THE SUMMER HEAT IS ALMOST BEHIND US, and it won’t be long until cooler temperatures arrive, and you’ll need to make the switch from air conditioning to heating.
Before needing to use your heater, you can head off any potential problems now by scheduling maintenance and safety checks for your home’s heating and electrical devices. Here’s where to start:
Furnace. Before you turn on the heat, make sure your furnace is in good working condition. A qualified technician should do a biannual check of your system— once in the fall for heating and again in the spring for air conditioning. The tech can spot small problems before they become major repairs.
Thermostats. If your home doesn’t have a programmable thermostat, you could be paying more to heat and cool your home than you need to. Programmable thermostats automatically turn the heat up or down, depending on whether you’re sleeping or away for a few hours. Be sure to check out our Rush Hour Rewards program. When you purchase a Google Nest Learning Thermostat and enroll it in our Rush Hour Rewards Program, you will receive a $100 account credit (maximum 2). After the first year, you can earn an additional $50 credit for each consecutive year you participate in the program.
Ground-fault circuit interrupters. A licensed electrician can install GFCI outlets in your bathroom, kitchen and laundry room; around hot tubs and pools; and under windows—all areas that have the potential to get wet. A GFCI will shut off the electricity to an appliance that short circuits and circuits that are overcharged—a safety must.
Smoke alarms and carbon monoxide detectors. If you don’t have them near all bedrooms in your home, it’s time to install them. Then be sure to check them twice a year to make sure they’re still working and have fresh batteries.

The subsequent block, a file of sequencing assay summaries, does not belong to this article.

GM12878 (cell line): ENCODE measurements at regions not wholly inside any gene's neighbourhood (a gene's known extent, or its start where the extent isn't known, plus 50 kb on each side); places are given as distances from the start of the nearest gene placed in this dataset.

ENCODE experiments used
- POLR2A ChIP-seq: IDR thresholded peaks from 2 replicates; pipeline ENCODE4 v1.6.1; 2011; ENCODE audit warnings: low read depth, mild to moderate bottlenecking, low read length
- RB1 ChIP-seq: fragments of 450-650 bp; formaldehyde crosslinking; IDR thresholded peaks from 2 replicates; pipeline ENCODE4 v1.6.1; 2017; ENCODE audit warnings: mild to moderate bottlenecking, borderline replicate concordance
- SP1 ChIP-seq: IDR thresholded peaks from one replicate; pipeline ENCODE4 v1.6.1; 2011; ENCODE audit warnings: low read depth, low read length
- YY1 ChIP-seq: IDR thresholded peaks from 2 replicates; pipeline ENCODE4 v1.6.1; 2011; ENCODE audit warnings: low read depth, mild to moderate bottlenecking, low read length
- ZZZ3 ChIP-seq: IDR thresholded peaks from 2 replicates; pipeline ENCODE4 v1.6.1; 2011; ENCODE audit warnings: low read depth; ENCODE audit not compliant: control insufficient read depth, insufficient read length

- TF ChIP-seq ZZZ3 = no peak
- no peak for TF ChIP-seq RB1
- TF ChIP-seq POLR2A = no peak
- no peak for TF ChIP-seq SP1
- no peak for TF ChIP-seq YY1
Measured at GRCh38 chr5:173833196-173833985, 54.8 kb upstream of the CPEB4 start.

Overloaded outlets. You can overload an electrical circuit by connecting an appliance that draws a lot of electricity—like a range, dishwasher, refrigerator or even some entertainment systems and exercise equipment— to a circuit that is designed for a smaller load. You can also overload a circuit by using a power strip to plug too many appliances into a single outlet. Ask a licensed electrician to inspect your home for potential circuit overloads, which can cause fires.
Extension cords. Extension cords can become frayed and damaged with use over time. Be sure to give them a safety check and use cords that are rated for the outdoors.
Yard tools. Winterize and stow away warm weather tools such as lawn mowers and trimmers. Check cold weather tools like leaf blowers and snow blowers, along with their power cords, if they have them. Repair and replace worn tools and components.